Where is the line between appeal and art in photography?

Discussion in 'Photographic Discussions' started by Illah, Nov 30, 2006.

  1. Illah

    Illah TPF Noob!

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    So Flickr has raised some questions for me. Maybe I'm just being cynical, but I've noticed that while some great photos are seen on a daily basis, some so-so stuff makes it to the top because:

    1. It involves a hot girl.
    2. Someone does something 'cute'
    3. Someone includes a long poem or other excessive description which draws comments and whatnot, driving it up the list.

    So my questions is one that bugged me in film school also - where do you think the line between art and appealing to an audience is?

    After all, pretentious art that very few people 'get' can in many ways be considered poor in my opinion. I've always thought that art should be more accessible. Some great works are immediately impressive even to lay people.

    But at the same time, crap can impress a whole lot of people...

    Thoughts?

    --Illah
     
  2. Torus34

    Torus34 No longer a newbie, moving up!

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    First, let's divorce the discussion of art from the concept of popularity. It simply does not compute. Tiny Tim was very popular a few years ago. Would you consider his singing to be artistic? Or even 'great?' Go to any flea market and you'll find paintings on black velvet selling like hot cakes. Do you judge them to be art?

    With that out of the way, art is recognizable as such because it has something to say to us, usually [though not always] something deeper than 'Isn't this beautiful!' In some mediums, notably music, it's even possible to identify the 'voice' of a great artist. Mere likeness to reality, the prime forte [accent acute] of the camera, is not necessarily a part of art. A trompe l'oeil painting is not judged solely on its agreement with visual reality.

    Any discussion of art should also include some reference to aesthetics, for the two concepts are inextricably joined.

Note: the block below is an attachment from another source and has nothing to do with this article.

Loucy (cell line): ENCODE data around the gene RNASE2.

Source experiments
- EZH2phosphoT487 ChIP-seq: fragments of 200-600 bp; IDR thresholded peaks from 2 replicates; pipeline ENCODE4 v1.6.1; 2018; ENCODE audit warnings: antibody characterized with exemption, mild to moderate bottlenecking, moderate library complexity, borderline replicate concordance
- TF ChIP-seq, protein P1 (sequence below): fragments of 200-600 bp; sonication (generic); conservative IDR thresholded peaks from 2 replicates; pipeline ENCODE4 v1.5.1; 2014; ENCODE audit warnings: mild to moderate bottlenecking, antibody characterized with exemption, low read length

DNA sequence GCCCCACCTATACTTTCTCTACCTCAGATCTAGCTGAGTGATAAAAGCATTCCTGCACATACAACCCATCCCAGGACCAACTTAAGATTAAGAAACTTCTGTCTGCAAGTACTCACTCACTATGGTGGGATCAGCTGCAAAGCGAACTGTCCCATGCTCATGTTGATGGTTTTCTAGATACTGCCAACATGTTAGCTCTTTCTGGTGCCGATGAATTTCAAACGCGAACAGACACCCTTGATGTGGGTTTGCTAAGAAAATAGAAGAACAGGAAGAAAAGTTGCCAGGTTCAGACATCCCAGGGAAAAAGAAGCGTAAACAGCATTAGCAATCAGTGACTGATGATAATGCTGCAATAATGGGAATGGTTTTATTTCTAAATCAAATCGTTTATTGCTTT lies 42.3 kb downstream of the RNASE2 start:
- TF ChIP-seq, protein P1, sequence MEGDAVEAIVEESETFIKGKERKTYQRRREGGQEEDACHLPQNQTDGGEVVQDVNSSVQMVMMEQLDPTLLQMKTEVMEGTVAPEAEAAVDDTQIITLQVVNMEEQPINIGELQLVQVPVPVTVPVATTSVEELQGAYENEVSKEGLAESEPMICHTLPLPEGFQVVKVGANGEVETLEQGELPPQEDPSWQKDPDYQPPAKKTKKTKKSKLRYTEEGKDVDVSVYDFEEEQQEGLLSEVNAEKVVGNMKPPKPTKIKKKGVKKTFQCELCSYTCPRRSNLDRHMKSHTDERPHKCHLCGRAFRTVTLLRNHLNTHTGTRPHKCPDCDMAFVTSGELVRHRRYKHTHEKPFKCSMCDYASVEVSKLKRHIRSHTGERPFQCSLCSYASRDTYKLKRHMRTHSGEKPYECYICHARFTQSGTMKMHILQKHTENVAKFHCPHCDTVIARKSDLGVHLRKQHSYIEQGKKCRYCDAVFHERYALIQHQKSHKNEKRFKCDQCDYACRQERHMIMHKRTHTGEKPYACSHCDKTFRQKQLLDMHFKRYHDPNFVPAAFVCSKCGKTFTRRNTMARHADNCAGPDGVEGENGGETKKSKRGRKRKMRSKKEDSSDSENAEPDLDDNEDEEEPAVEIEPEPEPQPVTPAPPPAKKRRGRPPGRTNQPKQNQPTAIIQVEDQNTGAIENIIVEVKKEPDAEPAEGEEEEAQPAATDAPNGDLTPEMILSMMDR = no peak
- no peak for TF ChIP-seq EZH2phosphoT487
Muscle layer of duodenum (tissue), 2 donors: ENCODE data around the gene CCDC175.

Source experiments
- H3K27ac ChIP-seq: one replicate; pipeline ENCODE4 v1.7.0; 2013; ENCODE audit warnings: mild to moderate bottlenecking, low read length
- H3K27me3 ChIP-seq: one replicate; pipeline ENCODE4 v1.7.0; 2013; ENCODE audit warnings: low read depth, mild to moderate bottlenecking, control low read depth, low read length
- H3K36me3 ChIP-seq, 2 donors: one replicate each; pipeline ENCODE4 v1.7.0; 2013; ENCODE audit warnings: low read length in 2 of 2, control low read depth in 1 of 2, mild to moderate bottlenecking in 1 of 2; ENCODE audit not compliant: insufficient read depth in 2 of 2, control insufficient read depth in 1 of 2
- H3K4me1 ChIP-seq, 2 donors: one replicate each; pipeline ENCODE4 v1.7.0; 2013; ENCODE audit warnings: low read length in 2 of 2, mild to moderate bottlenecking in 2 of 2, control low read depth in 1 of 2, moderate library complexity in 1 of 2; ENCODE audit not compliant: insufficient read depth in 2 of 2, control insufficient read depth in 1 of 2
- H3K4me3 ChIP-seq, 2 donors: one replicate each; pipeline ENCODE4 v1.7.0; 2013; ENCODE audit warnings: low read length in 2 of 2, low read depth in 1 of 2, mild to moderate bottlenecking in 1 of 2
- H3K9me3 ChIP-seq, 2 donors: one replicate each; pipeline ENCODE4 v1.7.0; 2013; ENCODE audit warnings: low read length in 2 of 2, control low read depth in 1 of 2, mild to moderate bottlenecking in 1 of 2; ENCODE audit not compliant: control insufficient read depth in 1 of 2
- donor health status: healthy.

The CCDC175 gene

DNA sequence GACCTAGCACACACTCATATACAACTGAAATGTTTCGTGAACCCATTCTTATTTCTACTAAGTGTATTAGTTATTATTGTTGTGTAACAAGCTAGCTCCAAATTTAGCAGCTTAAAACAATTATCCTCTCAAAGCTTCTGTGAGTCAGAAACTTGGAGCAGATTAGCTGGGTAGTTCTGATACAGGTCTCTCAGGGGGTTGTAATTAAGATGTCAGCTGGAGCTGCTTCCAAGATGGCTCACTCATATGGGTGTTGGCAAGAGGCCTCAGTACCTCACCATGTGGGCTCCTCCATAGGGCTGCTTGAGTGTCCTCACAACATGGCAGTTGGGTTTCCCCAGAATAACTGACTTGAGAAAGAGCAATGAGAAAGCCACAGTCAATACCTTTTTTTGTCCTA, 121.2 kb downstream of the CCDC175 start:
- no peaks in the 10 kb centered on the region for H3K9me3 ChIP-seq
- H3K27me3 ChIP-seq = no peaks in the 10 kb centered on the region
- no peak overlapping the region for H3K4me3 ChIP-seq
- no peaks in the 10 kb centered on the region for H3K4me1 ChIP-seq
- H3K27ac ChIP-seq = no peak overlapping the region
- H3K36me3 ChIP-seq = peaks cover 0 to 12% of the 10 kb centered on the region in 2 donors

3. fmw

    fmw No longer a newbie, moving up!

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    Some photography is art but not very much of it. When I was a commercial photographer I didn't think of myself as an artist at all. I viewed myself as a technician whose job it was to fulfill a client's work order. Some of my images were beautiful and pleasing but they were all commercial. Some of them included attractive models but there wasn't anything artistic about them. They were what the client wanted. It doesn't make it good or bad. But it doesn't make it art either.

    Photographers who engage in art are few and far between. Most are amateurs. They often become more famous than commercial photographers but they don't make as much money. For the most part, I appreciate and enjoy their work. But I also appreciate the work of good commercial shooters. Photography doesn't have to be art to be good.
     
  4. mysteryscribe

    mysteryscribe TPF Noob!

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    Im going to vote that:
    IM A GREAT ARTIST AND YOU AREN'T....

    before you bar and ban me from the site thats what most people think deep inside. The truth is most of us are in the Aren't list, but once in a while we slip one into the are list.
     
  5. rmh159

    rmh159 TPF Noob!

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    LOL so sadfully true.

    From my own point of view... I think the question is extremely vague and will always be. How does one define art and really... does it even matter??? In regards to your flikr situation... popularity has absolutely nothing to do with quality. I think Boy Bands prove that theory as well as anyone can.

    I totally agree that probably 99% of the pics out there aren't art... they're snap shots. Like mysteryscribe said, the passion we all crave is the idea that once in awhile we'll hit one out of the park and it'll be "art" or close enough that we're satisfied with our efforts.